Most doctors value industry research activities.  Specifically, 94% of participants valued clinical trials to research and develop new treatments, 93% valued the information industry provides about new prescription drug treatments, 89% valued industry providing grants to support CME, 88% valued industry providing research grants to doctors, hospitals, and medical schools, and 81% valued industry sponsoring educational programs featuring physician speakers (not CME). 

Additionally, 74% said that industry always or often provides information about drug interactions, side effects and contraindications.  Clearly, this information is valuable to physicians because 61% said they always or usually learn about new indications for medications and treatments and 60% learn about potential side effects of medicines from the new information they are given by industry. 

Moreover, 55% said they always or usually learn about emerging benefits and risks about medications and treatments from the new information industry provides.  64%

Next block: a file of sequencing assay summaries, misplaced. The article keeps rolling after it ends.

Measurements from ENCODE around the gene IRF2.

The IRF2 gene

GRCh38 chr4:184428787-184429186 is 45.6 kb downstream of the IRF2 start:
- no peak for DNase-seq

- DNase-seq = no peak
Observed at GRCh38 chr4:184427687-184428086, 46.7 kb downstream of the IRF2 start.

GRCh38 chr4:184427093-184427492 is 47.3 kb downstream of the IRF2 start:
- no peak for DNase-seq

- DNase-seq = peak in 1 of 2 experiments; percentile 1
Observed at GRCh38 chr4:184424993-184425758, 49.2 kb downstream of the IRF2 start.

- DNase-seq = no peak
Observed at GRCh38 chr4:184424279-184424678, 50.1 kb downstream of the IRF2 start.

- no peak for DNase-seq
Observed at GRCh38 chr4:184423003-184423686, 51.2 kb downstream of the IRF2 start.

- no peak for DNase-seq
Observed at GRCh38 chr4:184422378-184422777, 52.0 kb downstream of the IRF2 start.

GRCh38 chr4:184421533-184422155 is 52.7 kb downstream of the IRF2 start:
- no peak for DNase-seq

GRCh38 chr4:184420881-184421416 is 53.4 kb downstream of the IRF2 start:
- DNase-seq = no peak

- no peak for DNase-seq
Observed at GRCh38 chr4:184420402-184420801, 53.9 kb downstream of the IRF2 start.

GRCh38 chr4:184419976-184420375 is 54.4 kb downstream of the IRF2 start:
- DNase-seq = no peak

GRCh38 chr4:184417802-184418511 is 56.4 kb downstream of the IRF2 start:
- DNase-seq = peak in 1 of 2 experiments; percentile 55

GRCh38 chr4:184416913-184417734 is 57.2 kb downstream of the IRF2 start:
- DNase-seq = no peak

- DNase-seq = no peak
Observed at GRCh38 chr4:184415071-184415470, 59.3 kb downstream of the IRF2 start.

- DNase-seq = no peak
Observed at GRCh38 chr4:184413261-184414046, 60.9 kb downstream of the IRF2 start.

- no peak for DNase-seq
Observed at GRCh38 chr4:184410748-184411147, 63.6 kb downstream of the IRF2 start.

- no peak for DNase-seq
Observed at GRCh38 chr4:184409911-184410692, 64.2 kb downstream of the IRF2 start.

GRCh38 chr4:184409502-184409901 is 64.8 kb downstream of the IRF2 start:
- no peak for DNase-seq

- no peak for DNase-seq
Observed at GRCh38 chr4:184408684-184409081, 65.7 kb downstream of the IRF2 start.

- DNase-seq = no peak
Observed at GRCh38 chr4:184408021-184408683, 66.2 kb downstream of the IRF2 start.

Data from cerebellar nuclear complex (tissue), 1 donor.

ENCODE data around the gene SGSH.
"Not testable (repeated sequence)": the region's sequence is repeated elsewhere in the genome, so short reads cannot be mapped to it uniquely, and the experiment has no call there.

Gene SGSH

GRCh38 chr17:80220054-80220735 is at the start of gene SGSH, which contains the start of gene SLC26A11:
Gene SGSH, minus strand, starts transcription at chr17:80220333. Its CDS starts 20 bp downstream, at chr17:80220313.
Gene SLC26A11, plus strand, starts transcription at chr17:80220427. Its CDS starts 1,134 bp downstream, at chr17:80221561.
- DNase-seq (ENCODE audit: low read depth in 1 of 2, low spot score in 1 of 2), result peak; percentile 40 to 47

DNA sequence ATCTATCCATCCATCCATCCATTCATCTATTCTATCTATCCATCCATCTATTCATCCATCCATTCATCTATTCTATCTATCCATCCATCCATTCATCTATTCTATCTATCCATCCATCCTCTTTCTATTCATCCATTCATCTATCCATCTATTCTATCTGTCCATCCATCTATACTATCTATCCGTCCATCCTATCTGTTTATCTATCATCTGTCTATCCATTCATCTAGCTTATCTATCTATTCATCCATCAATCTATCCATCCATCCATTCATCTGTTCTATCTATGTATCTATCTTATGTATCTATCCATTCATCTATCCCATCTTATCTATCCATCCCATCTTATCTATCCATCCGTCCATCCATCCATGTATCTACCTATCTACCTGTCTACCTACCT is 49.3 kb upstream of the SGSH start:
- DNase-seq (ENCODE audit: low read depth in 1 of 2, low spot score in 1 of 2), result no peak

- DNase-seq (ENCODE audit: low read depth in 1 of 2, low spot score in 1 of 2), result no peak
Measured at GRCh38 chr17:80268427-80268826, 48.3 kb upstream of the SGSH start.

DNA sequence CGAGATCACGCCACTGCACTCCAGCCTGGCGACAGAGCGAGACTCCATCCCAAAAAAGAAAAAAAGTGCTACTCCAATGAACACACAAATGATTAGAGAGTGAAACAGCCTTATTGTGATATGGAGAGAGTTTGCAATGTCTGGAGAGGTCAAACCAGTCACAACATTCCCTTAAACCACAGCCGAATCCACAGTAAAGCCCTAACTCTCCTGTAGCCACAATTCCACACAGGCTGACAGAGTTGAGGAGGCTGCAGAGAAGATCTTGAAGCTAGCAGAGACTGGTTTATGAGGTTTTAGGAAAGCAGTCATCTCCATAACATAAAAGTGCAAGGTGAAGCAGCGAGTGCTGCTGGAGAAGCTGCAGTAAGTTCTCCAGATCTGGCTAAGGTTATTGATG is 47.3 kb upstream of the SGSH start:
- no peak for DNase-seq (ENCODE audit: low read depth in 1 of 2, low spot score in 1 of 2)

said that industry always or often provides information about the latest drugs and treatments, including information about clinical trials and new research studies.  Also:

  • 68% said that industry always or often provide information about assistance programs for patients without prescription coverage
  • 64% said that industry always or often provide information to give patients
  • 63% said that industry always or often answer or find out the answers to specific questions that the health care practitioner (HCP) has.
  • Most accept drug samples and say they serve a variety of important uses.

94% said they strongly or somewhat agreed that information from pharmaceutical company representatives is up-to-date, 92% useful and 84% reliable.  Participant’s overwhelmingly indicated that programs and interactions offer an opportunity to learn new information and provide feedback.  In addition, more than 8 in 10 said they feel positive about the contribution pharmaceutical and biotech research companies make to healthcare quality—30% have a very positive feeling.

Supported Continuing Medical Education

According to the survey, pharmaceutical company-sponsored educational programs are well attended and most attendees said the information provided is up-to-date, useful, and reliable.  76% of participants said they attended an industry sponsored education program.